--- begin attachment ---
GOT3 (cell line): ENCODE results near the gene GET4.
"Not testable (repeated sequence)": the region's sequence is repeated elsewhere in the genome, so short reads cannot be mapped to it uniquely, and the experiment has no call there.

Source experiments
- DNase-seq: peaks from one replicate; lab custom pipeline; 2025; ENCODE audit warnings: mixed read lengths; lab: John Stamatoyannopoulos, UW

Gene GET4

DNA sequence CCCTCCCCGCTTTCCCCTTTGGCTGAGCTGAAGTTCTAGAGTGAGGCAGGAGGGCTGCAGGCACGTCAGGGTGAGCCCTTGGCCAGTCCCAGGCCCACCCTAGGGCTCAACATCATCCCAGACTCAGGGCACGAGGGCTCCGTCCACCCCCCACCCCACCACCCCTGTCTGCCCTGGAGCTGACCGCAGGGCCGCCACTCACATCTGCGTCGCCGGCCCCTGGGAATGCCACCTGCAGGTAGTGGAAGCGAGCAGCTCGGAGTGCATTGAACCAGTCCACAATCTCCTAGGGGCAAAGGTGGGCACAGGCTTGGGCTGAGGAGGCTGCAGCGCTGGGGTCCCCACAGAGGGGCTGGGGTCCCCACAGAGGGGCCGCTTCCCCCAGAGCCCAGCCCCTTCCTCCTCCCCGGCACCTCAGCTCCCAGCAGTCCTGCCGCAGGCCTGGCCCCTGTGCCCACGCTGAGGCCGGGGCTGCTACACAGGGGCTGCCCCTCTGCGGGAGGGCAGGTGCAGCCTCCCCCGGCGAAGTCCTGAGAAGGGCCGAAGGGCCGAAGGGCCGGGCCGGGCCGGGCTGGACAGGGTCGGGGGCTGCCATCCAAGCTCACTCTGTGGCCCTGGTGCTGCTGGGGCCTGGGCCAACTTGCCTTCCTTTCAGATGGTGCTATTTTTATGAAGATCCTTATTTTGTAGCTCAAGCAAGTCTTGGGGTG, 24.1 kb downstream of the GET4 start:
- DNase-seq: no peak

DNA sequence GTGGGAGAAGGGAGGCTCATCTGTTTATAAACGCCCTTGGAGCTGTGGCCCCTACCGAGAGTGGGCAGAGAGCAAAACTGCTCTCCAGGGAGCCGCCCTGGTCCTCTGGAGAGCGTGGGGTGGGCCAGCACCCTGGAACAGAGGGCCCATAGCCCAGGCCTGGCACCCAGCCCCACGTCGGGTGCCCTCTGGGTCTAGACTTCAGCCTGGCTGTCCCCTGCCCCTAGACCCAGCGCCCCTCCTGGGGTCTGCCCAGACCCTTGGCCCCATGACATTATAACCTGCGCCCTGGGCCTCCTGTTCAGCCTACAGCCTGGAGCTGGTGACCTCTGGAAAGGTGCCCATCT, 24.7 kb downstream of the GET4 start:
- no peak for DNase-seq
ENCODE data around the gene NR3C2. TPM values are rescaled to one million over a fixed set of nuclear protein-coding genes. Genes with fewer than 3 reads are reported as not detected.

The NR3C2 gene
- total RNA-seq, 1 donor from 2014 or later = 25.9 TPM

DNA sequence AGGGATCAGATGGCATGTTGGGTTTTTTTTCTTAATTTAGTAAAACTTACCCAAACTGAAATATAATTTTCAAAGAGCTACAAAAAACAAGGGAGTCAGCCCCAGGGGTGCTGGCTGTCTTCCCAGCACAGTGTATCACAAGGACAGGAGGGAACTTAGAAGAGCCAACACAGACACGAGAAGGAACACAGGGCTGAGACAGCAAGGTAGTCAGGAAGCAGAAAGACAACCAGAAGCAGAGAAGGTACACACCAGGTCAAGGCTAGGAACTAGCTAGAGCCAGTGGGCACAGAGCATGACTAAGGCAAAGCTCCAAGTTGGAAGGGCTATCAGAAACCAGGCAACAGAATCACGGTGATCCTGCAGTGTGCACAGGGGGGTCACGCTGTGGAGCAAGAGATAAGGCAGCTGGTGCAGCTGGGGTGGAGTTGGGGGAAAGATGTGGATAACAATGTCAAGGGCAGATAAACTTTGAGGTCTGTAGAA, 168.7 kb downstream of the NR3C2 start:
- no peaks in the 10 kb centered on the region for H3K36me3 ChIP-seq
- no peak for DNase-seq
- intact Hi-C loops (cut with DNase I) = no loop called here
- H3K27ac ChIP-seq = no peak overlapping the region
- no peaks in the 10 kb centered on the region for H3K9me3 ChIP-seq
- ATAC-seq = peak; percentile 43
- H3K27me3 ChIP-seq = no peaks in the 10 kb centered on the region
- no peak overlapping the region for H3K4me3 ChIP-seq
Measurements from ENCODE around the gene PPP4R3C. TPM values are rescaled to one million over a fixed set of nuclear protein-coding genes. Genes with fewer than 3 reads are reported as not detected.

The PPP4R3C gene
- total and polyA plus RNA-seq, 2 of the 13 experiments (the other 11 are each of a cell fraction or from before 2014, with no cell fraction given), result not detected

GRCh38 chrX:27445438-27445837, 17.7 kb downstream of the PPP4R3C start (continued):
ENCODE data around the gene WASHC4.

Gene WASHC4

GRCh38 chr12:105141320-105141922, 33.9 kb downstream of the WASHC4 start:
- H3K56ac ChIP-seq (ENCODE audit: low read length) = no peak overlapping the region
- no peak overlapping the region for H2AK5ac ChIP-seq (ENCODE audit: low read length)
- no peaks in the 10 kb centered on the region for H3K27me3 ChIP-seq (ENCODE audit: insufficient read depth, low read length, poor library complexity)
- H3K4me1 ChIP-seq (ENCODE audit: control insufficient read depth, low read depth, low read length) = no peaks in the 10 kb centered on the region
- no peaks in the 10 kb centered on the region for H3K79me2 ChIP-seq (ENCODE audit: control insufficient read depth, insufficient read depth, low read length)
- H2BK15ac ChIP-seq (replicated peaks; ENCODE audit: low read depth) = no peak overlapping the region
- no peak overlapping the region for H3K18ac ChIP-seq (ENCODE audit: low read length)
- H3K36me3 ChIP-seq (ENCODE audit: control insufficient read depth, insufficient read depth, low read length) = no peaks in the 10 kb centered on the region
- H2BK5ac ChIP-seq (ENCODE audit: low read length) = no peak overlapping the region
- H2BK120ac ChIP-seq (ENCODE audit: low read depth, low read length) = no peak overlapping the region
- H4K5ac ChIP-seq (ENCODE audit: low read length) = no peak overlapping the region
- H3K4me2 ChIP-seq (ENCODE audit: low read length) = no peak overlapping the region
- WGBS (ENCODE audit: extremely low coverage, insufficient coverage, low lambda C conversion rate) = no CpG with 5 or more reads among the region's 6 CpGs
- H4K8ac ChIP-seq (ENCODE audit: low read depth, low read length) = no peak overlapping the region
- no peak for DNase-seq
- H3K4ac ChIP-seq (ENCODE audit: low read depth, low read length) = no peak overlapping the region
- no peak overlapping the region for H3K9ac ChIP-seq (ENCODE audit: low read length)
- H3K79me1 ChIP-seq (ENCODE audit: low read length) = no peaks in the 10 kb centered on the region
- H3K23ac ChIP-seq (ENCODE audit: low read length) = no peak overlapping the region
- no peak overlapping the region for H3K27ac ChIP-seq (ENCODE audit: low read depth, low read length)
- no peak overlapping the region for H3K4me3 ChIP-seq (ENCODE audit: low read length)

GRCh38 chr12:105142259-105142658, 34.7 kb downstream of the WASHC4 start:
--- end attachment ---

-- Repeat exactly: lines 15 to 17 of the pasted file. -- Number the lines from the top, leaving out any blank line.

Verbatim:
- no peak for DNase-seq
- intact Hi-C loops (cut with DNase I) = no loop called here
- H3K27ac ChIP-seq = no peak overlapping the region